David Wyn Jones has been on the faculty of the Cardiff University School of Music since 1974. He was awarded a Professorial Chair in 2007 and became Head of School in March 2008. His main interest lies in the music of the Classical Period, in particular Haydn, Beethoven and Vienna, and in aspects of music dissemination and publishing. He was a member of the core group for the international project, ‘The Circulation of Music, 1600-1900’, sponsored by the European Science Foundation (2000-04). He is on the Editorial Board of the journal Eighteenth-Century Music and the e-journal HAYDN. His book The Oxford Composer Companions: Haydn was awarded a prize by the International Association of Music Librarians (UK and Ireland) in 2002. He has been chairman of the Music Libraries Trust since 2005, is a Trustee of RISM (UK) and was elected a Vice President of the Royal Musical Association in 2009. He has given public lectures and talks at the BBC Proms, Edinburgh Festival, Royal Festival Hall and other major venues.
János Malina has been president of the Hungarian Haydn Society since 1996. He has been the principal organizer and music director of the Haydn at Eszterháza Music Festival, a board members of the Sopron Early Music Days Festival and the Hungarian Music Council, vice president of the Réseau Européenne de Musique Ancienne, and editor-in-chief of Editio Musica Budapest. His most recent scholarly activities have focused on opera performance at Eszterháza. He serves as president of the International Opera Foundation Eszterháza, and last fall delivered the paper “Haydn’s Workshop: The Second Opera House at Eszterháza” at the American Musicological Society annual meeting. Malina, along with Ferenc Dávid, Carston Jung, and Edward McCue, has been exploring the archival materials associated with the second Eszterháza opera house, uncovering information about the architecture, sets, costumes, and other production concerns at Eszterháza.
Denis McCaldin is a conductor and musicologist. He is Director of the Haydn Society of Great Britain and Professor Emeritus of Performance Studies in Music at Lancaster University. He has conducted many major British orchestras, specializing in choral and chamber orchestral music of the 18th and 20th centuries. He has also edited a number of Haydn's works and one of his CDs (featuring his edition of the Little Organ Mass) has received a Gramophone Critic's Choice award. He is also an experienced broadcaster for the BBC.
Mary Sue Morrow Professor of Musicology at the University of Cincinnati, received her Ph.D. in Musicology from Indiana University. Her publications include Concert Life in Haydn’s Vienna: Aspects of a Developing Musical and Social Institution (1989), German Music Criticism in the Late Eighteenth Century: Aesthetic Issues in Instrumental Music (1997), and articles in various journals and books, including Oxford Composer Companions: Haydn (2002), and The Cambridge Companion to the Symphony (in press). Currently she is co-editing (with Bathia Churgin) a book entitled The Eighteenth-Century Symphony, which will appear as the first volume of The Symphonic Repertoire published by Indiana University Press.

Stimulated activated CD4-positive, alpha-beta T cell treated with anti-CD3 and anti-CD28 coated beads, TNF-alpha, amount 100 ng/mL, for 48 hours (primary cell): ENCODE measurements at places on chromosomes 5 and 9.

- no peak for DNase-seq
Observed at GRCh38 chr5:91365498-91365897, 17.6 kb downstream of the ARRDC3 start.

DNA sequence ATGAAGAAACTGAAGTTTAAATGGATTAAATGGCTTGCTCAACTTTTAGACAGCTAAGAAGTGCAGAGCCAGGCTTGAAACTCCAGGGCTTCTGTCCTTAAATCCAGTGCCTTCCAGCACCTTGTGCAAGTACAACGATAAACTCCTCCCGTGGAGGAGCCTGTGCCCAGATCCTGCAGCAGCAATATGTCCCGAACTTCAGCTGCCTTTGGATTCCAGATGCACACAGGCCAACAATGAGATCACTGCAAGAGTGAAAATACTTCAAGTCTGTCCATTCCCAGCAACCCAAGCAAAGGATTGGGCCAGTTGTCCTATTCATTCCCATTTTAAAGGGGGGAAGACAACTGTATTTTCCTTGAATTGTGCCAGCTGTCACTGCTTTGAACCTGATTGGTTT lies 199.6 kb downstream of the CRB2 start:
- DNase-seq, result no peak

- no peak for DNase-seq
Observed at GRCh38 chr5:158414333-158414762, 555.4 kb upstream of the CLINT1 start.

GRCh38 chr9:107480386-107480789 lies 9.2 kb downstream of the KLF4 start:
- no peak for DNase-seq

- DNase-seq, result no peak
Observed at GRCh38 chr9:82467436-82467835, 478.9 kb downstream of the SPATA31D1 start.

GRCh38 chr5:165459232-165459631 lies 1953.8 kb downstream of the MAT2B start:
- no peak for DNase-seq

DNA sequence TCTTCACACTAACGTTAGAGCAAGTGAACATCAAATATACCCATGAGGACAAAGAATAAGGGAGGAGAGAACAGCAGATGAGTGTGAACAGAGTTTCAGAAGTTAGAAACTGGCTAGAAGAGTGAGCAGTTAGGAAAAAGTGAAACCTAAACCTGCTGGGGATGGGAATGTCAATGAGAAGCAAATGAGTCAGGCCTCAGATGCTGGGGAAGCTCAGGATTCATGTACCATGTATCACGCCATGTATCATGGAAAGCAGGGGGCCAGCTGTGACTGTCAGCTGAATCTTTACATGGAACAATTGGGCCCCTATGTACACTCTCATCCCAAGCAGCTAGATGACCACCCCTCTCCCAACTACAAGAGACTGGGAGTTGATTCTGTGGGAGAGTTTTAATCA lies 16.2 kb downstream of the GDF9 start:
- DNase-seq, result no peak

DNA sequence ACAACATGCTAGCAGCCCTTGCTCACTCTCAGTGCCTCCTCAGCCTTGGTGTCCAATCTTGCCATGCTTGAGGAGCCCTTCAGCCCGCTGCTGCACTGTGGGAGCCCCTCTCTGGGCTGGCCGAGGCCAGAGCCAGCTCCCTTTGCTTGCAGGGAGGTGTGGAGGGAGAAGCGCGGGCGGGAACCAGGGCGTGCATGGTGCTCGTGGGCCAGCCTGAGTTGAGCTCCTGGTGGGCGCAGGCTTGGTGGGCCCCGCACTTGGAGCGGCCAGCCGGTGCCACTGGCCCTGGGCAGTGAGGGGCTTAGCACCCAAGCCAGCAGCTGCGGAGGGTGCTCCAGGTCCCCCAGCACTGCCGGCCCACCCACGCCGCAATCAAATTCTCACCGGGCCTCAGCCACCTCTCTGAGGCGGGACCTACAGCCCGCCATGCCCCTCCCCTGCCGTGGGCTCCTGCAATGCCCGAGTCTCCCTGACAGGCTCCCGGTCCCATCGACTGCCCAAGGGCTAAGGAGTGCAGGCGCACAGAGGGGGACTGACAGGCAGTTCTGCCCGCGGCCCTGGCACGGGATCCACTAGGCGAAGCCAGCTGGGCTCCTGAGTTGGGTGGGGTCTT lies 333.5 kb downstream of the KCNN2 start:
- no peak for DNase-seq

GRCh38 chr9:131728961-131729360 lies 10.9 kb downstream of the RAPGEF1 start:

Nancy November is a senior lecturer at the University of Auckland. Her research and teaching interests centre on the music of the late eighteenth century: aesthetics, analysis, and performance history and practices. She has published review articles in MLA Notes and in the Critical Forum of Music Analysis. Recent Haydn-related publications include essays on Haydn and musical melancholy (Eighteenth-Century Music, 2007), Haydn’s compositional use of register in the strings quartets (Music Analysis, 2008), and “voice” in Haydn’s early string quartets (Music and Letters, 2008). An edition of Adalbert Gyrowetz’s String Quartets Op. 29 is forthcoming from Steglein Publishing, and an edition of Paul Wranitzky’s Six Sextets is forthcoming from A-R Editions. She is currently working on a book on Beethoven’s middle period string quartets.
Walter Reicher is the artistic director of the Eisenstadt Haydn Days.
Christine Siegert is a Junior Professor in musicology & gender studies at the University of the Arts in Berlin. After a PhD on the Italian operas of Luigi Cherubini, she held research positions at the University of Würzburg, the Joseph Haydn-Institute, Cologne, and the University of Bayreuth. She is co-editor of the Eisenstädter Haydn-Berichte with Walter Reicher and a member of the HAYDN editorial board.
Elaine Sisman is the Anne Parsons Bender Professor of Music at Columbia University, where she has taught since 1982. The author of Haydn and the Classical Variation, Mozart: The 'Jupiter' Symphony, and editor of Haydn and His World, she specializes in music of the 18th and 19th centuries. Her most recent scholarly activities have covered an array of topics such biography (Haydn and his multiple audiences), chronology (Mozart’s “Haydn” quartets), history (marriage in Don Giovanni), Enlightenment aesthetics (Haydn’s Creation), and the opus concept (“Six of One”), and she is completing studies of Haydn’s Metastasio opera L’isola disabitata and of music and melancholy. She served a term as President of the American Musicological Society, and has been awarded grants from the National Endowment for the Humanities and the American Council of Learned Societies, and the American Musicological Society (Alfred Einstein Award). She serves on the board of directors of the Joseph Haydn-Institut in Cologne, the Akademie für Mozartforschung in Salzburg, and the Haydn Society of North America, and as associate editor of The Musical Quarterly.